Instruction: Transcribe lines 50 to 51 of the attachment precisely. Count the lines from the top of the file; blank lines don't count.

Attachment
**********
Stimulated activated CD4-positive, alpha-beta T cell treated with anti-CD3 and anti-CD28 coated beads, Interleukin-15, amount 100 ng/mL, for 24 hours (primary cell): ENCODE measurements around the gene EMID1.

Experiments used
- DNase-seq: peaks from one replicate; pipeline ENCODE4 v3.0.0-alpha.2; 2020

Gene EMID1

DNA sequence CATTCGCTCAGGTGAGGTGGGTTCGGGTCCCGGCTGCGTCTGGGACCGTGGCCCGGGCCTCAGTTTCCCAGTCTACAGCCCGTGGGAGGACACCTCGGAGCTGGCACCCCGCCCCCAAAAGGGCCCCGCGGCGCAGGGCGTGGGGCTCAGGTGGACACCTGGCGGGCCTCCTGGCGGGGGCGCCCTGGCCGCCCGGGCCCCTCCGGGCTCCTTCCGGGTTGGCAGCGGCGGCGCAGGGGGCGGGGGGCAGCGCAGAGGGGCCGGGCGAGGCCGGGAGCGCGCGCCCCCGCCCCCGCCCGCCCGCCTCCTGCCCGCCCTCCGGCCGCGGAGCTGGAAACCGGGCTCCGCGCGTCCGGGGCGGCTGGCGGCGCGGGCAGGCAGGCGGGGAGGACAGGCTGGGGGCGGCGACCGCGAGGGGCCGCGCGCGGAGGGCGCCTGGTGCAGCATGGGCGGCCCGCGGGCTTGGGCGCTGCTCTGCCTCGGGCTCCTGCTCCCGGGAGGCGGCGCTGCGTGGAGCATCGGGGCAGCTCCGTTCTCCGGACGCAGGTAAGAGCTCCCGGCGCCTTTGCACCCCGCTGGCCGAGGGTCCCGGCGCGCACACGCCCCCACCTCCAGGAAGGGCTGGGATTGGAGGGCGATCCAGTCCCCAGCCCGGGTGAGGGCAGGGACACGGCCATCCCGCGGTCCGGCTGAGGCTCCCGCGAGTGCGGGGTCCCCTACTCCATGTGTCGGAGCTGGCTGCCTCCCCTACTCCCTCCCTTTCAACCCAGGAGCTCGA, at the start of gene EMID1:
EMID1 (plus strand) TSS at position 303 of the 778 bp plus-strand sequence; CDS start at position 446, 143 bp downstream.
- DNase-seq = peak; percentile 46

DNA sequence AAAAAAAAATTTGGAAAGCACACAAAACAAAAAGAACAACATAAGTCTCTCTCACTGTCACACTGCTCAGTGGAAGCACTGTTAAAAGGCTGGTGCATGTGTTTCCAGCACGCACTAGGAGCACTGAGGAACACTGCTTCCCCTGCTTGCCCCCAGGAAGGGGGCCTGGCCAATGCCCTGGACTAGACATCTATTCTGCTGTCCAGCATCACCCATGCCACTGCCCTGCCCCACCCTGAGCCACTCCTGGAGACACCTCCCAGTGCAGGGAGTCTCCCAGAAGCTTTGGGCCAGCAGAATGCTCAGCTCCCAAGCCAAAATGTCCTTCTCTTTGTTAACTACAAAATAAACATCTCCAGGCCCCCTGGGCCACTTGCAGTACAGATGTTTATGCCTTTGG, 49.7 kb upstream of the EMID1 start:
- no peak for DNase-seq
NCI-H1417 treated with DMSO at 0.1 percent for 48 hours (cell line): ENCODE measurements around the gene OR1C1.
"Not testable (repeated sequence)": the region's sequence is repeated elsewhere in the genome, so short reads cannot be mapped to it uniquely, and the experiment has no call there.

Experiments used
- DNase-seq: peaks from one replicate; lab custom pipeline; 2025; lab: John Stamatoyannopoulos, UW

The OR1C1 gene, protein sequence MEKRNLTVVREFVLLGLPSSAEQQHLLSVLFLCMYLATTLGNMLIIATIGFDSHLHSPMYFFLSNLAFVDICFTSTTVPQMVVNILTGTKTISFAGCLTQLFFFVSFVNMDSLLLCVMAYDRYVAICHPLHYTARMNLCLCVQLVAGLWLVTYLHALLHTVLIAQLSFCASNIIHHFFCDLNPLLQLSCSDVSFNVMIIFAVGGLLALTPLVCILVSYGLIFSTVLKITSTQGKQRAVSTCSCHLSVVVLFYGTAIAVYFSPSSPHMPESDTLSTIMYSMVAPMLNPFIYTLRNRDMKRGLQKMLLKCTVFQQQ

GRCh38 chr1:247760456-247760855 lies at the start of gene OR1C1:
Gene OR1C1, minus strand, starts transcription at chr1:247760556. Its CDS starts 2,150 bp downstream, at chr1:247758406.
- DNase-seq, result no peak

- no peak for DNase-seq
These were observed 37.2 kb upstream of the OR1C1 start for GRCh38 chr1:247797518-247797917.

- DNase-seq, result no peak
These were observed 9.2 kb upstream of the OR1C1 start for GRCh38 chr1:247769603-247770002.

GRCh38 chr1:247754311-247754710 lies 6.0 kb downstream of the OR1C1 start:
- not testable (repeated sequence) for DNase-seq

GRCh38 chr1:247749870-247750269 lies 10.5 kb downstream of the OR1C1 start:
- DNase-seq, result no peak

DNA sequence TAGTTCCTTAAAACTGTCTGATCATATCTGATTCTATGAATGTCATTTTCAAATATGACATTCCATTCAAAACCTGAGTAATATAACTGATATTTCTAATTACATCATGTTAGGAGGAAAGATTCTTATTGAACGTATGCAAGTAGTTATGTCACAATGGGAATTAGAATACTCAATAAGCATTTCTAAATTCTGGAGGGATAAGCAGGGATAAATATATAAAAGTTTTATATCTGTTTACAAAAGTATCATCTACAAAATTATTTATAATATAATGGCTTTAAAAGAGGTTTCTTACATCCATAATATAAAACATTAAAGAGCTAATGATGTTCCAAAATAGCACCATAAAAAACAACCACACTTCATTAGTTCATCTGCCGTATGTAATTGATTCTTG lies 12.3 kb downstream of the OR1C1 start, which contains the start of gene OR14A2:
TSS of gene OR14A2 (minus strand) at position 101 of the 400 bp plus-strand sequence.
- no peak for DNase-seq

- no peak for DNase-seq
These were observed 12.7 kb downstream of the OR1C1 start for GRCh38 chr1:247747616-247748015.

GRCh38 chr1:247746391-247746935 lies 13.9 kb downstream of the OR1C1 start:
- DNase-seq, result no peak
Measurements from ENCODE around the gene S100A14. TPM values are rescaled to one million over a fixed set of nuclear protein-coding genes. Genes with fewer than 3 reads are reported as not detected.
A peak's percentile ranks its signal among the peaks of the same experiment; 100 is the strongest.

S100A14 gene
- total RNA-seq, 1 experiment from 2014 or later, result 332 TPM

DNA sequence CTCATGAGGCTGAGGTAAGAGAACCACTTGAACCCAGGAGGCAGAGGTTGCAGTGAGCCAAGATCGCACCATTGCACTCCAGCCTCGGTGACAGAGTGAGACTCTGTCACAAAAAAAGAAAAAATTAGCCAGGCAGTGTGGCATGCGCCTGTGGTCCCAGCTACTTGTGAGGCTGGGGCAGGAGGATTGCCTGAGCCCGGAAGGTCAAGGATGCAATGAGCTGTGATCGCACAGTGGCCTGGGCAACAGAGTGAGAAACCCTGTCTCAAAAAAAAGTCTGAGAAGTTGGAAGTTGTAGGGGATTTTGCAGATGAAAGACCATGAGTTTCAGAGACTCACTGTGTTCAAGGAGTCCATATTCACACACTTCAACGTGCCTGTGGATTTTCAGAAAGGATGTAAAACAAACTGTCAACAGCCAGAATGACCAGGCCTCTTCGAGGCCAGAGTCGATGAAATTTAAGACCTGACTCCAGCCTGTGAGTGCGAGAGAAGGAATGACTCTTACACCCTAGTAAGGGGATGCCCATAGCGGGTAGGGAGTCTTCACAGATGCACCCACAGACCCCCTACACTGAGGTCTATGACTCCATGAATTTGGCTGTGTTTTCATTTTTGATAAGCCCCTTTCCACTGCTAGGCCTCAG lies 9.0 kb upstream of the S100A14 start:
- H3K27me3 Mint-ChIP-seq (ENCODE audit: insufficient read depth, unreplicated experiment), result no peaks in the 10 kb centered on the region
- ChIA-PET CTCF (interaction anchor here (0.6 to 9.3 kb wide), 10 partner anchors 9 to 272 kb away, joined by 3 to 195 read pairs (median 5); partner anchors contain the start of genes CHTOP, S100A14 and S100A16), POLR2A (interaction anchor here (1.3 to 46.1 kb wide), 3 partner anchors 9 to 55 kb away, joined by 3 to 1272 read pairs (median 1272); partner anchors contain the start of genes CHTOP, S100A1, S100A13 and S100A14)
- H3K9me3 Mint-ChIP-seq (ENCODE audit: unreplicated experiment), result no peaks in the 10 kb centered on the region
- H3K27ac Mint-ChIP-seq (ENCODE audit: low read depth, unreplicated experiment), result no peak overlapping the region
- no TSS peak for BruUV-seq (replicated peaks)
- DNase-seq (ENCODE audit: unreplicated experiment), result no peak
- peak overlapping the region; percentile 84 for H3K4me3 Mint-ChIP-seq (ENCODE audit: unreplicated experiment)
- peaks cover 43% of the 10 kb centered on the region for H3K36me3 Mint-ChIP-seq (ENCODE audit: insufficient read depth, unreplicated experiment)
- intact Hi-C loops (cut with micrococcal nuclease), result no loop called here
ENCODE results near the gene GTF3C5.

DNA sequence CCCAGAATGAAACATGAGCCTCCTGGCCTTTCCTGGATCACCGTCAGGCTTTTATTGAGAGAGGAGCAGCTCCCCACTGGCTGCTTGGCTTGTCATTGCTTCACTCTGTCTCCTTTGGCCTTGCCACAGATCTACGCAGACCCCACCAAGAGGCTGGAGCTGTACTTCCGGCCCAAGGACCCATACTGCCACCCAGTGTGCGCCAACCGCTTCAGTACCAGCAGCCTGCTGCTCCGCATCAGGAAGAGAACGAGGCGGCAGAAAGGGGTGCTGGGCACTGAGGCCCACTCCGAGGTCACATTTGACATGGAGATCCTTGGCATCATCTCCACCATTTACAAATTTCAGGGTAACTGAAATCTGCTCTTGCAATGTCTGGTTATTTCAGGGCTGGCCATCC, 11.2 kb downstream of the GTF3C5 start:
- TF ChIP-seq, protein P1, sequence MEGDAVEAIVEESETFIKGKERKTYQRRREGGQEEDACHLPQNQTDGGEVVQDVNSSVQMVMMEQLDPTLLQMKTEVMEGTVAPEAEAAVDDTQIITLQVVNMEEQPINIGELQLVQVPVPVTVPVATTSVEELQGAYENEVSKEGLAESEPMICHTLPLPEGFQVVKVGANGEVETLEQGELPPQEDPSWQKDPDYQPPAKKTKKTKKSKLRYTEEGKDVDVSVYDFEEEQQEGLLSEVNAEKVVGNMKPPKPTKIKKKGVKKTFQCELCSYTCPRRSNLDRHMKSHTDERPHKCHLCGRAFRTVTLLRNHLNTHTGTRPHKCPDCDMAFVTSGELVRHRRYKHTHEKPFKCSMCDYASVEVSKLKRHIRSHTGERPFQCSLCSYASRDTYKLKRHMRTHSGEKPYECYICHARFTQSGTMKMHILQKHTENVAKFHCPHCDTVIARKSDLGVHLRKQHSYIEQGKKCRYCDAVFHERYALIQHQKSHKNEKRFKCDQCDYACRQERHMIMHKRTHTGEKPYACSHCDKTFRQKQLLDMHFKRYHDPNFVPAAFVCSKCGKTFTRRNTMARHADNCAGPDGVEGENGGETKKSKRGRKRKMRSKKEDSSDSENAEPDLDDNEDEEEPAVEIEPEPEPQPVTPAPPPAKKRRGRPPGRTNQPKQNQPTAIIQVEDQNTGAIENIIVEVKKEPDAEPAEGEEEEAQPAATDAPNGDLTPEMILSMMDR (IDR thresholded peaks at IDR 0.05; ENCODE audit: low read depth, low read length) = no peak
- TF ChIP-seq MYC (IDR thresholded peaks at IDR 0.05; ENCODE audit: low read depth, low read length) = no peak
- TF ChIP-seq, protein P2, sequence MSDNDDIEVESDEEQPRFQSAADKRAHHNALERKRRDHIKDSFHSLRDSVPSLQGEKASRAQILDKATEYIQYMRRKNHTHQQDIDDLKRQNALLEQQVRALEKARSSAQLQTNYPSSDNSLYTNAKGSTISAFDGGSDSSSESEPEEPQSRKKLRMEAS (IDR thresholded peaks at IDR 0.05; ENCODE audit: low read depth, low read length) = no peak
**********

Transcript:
- TF ChIP-seq MYC (IDR thresholded peaks at IDR 0.05; ENCODE audit: low read depth, low read length) = no peak
- TF ChIP-seq, protein P2, sequence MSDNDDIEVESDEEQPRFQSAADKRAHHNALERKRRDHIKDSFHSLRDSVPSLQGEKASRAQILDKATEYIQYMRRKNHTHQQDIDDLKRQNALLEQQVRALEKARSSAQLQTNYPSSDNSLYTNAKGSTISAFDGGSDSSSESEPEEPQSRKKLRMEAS (IDR thresholded peaks at IDR 0.05; ENCODE audit: low read depth, low read length) = no peak